Exploring the tough topic of how to be a best friend to someone suffering from depression, this stand up comedy show is one to try if you’re looking to learn from someone’s own experience.
Ali is a natural performer that exhibited good pace, moved around the stage in a purposeful but relaxed way and engaged with the audience really well. Although it did take some time for the audience to warm up; something he directly acknowledged with the more vocal support from the front of the room.
The need to warm up probably stemmed from both the topic and the heat of the room – being sat on rather uncomfortable folding chairs where you were knee to chair and shoulder to shoulder with everyone else. Fantastic to have a completely packed room for the performer, but anything more than an hour would have been impossible to experience.
Another habit Ali had which detracted a little from the otherwise raw talent was the yelling to put a point across. In such a small room and with otherwise very good delivery – in timing, pace, volume and language – the various times yelling was brought in seemed unnecessary and interrupted the flow. It was done to add an element of shock and highlight points perhaps, but was a little uncomfortable to experience.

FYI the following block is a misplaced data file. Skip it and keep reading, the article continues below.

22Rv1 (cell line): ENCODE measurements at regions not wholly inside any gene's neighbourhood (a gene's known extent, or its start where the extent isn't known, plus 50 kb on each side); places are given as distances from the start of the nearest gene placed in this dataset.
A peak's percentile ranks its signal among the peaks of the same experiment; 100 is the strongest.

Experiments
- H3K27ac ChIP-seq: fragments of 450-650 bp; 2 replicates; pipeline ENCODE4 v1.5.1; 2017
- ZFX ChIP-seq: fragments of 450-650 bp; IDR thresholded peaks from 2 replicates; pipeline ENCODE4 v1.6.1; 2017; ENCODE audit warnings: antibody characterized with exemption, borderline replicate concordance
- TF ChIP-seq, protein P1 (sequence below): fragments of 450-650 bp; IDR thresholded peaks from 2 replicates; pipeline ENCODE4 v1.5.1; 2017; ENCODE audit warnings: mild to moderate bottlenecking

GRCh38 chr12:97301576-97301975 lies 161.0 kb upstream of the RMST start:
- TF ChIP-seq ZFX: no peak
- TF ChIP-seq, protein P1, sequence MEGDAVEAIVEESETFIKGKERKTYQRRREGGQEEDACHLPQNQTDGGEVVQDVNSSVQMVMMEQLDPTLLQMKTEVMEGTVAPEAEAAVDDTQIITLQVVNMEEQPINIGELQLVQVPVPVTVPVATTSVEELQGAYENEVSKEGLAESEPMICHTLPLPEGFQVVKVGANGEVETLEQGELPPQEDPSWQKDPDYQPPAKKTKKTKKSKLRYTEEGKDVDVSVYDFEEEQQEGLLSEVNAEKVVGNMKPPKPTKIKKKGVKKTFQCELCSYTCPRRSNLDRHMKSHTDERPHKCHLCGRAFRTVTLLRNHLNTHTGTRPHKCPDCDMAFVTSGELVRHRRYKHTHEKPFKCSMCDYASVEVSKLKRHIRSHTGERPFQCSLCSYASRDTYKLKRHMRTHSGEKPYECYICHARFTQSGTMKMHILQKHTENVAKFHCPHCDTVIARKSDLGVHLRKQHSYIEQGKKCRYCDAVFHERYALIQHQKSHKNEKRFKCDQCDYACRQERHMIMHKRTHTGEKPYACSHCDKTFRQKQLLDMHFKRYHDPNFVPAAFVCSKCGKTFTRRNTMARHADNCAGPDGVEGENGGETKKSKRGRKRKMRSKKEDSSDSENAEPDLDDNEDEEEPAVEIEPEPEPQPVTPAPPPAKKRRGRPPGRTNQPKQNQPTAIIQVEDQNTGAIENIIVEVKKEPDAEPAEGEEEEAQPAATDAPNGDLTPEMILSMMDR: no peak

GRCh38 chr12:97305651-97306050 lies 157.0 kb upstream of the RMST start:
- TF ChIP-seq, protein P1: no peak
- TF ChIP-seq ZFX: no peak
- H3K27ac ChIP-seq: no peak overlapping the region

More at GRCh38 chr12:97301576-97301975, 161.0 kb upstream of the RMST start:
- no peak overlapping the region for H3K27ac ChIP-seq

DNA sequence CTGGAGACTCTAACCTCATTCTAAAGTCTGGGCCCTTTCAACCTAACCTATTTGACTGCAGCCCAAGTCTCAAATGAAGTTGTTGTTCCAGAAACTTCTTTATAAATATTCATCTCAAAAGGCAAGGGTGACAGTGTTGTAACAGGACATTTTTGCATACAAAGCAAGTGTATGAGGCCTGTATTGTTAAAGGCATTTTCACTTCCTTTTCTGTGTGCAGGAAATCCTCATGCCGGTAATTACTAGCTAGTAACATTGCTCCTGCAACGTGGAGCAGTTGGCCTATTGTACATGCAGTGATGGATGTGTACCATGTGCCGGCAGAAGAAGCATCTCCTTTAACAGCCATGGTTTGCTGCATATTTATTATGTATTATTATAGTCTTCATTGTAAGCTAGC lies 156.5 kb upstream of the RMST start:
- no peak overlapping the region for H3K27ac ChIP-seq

However, for the majority of the show, the journey he took the audience on to explain how he came to learn of his friend’s challenges, what they did together and how he helped, rightly garnered a laugh or two from the audience.
I understand this was Ali’s first show, and it was a very good one, showing some real promise for a career in stand-up comedy. And for most millennials especially, you will be able to relate and enjoy a good hour of advice and laughter.
Read out interview with Ali Woods here
For tickets and more information, visit edfringe.com